Progressives should, of course, thank White House press secretary Robert Gibbs for the small favor of distinguishing the Obama administration from the left.
In what he admitted was an "inartful" diatribe, the press secretary unleashed on lefties who have objected to Obama’s many compromises on economic and social issues and, above all, with regard to the expansion of the U.S. occupation of Afghanistan.
The "professional left," claimed Gibbs, is just a complaint club that will only "be satisfied when we have Canadian healthcare and we’ve eliminated the Pentagon. That’s not reality." (If we are deferring to reality, it is probably worth noting that very few people on the left propose Pentagon "elimination," although many of them agree with Congressmen Barney Frank and Ron Paul on the need to address the abuses and excesses in defense budgets.)
Gibbs hit with the left with what he apparently thought was his best shot: "They wouldn’t be satisfied if Dennis Kucinich was president."
Gibbs seemed to be dismissing Kucinich, the anti-war congressman, veteran economic populist and two-time contender for the Democratic presidential nomination, as an example of the extremity within the Democratic camp.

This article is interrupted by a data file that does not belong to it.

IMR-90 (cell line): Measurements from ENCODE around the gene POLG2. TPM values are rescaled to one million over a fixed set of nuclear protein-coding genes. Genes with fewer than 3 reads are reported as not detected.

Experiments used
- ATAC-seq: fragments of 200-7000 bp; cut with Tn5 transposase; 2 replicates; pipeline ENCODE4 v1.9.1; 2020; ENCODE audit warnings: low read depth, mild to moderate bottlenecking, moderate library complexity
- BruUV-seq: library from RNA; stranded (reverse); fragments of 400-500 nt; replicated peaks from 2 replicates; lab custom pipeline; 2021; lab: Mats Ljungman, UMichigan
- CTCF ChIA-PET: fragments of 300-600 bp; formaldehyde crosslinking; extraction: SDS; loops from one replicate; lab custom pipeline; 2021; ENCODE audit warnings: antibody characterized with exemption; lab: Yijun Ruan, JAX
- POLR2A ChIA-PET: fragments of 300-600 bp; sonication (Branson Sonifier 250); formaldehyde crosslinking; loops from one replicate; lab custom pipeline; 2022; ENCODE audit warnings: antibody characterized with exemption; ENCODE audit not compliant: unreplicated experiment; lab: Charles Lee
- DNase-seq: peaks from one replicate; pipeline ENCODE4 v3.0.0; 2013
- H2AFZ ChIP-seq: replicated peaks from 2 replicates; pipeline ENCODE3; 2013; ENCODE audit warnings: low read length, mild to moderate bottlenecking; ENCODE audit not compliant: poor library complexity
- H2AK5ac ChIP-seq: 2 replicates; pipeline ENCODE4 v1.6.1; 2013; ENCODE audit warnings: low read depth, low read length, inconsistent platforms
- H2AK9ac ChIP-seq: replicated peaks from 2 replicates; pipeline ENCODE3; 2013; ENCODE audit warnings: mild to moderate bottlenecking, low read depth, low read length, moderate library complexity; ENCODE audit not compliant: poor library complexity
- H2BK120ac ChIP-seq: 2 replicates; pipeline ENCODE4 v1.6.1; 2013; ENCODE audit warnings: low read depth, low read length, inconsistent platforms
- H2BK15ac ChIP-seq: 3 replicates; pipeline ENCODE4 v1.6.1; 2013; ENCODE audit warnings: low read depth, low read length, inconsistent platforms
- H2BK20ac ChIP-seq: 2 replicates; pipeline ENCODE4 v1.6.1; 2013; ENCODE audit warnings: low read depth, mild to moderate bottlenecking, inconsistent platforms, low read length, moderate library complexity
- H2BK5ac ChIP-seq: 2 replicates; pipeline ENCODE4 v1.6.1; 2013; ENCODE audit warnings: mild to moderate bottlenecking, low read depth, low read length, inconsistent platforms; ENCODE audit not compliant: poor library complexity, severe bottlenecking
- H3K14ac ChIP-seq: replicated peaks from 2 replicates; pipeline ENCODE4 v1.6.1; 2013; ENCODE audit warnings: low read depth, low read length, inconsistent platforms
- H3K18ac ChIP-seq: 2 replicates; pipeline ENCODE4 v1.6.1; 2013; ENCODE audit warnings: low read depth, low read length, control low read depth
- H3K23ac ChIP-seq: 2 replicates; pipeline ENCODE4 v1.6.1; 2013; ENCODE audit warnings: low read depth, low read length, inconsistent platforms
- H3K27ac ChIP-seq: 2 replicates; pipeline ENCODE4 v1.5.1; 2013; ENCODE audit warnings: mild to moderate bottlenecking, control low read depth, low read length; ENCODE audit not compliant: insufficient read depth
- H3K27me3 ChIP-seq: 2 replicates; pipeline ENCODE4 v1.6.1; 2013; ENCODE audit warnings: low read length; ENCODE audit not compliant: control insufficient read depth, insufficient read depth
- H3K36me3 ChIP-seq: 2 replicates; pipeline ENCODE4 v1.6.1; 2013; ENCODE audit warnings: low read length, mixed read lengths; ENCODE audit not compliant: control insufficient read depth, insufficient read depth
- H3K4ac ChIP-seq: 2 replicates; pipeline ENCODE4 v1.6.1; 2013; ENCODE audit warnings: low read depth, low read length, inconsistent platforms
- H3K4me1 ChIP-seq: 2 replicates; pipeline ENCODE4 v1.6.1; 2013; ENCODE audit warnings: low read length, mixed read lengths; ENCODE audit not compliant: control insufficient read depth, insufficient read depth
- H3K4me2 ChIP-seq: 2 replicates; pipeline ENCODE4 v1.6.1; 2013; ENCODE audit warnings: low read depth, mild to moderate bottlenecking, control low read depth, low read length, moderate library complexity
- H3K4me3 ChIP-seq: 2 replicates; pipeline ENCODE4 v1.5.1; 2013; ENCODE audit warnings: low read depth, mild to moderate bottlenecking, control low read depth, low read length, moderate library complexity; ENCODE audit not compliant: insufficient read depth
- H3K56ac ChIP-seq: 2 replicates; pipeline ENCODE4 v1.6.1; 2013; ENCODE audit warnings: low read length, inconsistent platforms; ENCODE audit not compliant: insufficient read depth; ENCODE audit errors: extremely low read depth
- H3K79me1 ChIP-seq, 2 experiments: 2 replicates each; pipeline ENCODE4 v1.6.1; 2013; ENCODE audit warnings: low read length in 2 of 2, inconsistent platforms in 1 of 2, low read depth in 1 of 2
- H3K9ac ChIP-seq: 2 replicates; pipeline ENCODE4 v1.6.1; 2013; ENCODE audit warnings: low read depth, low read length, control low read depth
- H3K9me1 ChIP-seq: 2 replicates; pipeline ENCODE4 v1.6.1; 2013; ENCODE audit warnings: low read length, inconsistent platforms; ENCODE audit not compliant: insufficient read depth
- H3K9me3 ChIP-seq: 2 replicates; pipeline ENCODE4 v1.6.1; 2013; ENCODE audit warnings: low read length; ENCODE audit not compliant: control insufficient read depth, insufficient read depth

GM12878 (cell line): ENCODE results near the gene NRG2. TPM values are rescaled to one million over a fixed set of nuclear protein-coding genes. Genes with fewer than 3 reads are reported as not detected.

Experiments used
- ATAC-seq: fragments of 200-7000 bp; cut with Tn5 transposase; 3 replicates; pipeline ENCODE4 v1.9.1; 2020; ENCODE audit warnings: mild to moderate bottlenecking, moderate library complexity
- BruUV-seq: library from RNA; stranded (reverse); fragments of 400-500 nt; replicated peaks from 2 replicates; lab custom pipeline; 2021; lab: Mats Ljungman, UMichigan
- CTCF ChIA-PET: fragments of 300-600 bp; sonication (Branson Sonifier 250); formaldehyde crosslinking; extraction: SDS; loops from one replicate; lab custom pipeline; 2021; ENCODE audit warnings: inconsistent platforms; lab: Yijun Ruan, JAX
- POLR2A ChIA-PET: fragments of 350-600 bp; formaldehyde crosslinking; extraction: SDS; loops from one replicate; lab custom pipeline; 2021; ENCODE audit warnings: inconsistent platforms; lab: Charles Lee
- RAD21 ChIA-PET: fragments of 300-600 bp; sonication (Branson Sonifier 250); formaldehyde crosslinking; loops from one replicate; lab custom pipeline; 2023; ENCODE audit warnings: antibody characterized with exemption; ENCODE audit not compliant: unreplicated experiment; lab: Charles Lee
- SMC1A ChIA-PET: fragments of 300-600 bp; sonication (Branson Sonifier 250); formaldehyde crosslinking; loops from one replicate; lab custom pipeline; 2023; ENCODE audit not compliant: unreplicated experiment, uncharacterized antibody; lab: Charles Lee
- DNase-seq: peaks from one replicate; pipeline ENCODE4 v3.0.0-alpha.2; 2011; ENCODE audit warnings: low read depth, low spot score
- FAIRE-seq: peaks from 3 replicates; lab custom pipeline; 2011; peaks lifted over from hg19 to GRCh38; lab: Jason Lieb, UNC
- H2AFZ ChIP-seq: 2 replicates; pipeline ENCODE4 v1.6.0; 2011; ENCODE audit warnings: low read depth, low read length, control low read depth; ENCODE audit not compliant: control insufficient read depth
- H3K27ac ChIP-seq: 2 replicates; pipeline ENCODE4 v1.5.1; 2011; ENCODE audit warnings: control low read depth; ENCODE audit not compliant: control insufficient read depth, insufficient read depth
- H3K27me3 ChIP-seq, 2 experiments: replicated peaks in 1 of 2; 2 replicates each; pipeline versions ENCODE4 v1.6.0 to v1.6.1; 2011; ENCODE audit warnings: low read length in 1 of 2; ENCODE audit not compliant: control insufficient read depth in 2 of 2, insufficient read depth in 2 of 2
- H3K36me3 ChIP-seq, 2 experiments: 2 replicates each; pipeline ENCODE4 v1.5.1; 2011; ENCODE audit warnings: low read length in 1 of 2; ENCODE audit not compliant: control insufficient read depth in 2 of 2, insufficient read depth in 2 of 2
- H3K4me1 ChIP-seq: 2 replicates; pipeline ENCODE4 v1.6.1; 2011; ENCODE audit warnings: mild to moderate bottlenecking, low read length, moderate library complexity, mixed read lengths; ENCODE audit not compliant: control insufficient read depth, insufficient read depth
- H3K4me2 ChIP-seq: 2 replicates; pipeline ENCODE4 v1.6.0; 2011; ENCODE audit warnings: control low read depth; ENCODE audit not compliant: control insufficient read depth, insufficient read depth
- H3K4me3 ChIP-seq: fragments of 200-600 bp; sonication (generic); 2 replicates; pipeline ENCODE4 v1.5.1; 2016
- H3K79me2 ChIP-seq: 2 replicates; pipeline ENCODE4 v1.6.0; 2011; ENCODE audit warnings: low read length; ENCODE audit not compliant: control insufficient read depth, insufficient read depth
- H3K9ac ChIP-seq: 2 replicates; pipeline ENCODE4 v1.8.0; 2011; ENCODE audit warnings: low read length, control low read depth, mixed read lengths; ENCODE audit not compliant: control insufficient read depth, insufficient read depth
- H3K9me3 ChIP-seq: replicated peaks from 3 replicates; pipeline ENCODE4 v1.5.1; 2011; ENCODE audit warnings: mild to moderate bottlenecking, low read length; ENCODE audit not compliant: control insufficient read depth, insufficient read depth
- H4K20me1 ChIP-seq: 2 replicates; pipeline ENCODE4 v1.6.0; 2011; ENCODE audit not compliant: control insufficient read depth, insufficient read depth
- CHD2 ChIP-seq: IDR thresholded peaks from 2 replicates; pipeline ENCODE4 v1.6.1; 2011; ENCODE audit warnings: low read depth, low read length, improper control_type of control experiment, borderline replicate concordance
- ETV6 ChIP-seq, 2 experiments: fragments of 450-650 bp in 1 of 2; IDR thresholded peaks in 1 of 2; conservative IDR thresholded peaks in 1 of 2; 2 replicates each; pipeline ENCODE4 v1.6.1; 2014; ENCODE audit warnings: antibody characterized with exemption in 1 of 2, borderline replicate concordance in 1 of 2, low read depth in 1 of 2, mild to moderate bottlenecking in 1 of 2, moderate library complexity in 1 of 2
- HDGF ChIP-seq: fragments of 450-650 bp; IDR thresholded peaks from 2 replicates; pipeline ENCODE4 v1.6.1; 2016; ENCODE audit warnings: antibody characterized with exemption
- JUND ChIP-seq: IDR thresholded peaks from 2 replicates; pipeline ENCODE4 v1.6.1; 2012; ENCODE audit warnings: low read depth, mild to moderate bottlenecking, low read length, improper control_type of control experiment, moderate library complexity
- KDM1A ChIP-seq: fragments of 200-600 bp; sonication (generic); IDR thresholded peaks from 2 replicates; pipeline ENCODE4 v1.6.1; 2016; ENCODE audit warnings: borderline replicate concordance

What Gibbs forgot, of course, was that Kucinich played a pivotal role in advancing Obama’s candidacy for the presidency. On the day of the 2008 Democratic caucuses in Iowa, Kucinich told his supporters that if they did not have a critical mass of backers at individual caucuses, they should throw in with Obama as the most viable progressive. That was a critical decision, since Obama only narrowly beat former North Carolina Senator John Edwards, who was making a big play for liberal backing.
I saw the impact in downtown Dubuque, at the public library, where a group of Kucinich backers, recognizing that they were outnumbered, aligned with the Obama group and gave them the numbers they needed to dramatically overwhelm supporters of Edwards and Hillary Clinton. This happened at caucuses across Iowa. It is true that the Kucinich camp amounted to only two, three or perhaps four percent of the Democratic caucusgoers; but they played a critical role — and that role benefited Obama.
Had Kucinich urged his backers to go with Edwards, it might well have changed the results to give the North Carolinian the advantage in the key caucuses — perhaps even a narrow win of caucus night. That would have made it much harder — perhaps impossible — for Obama to position himself as the inevitable nominee.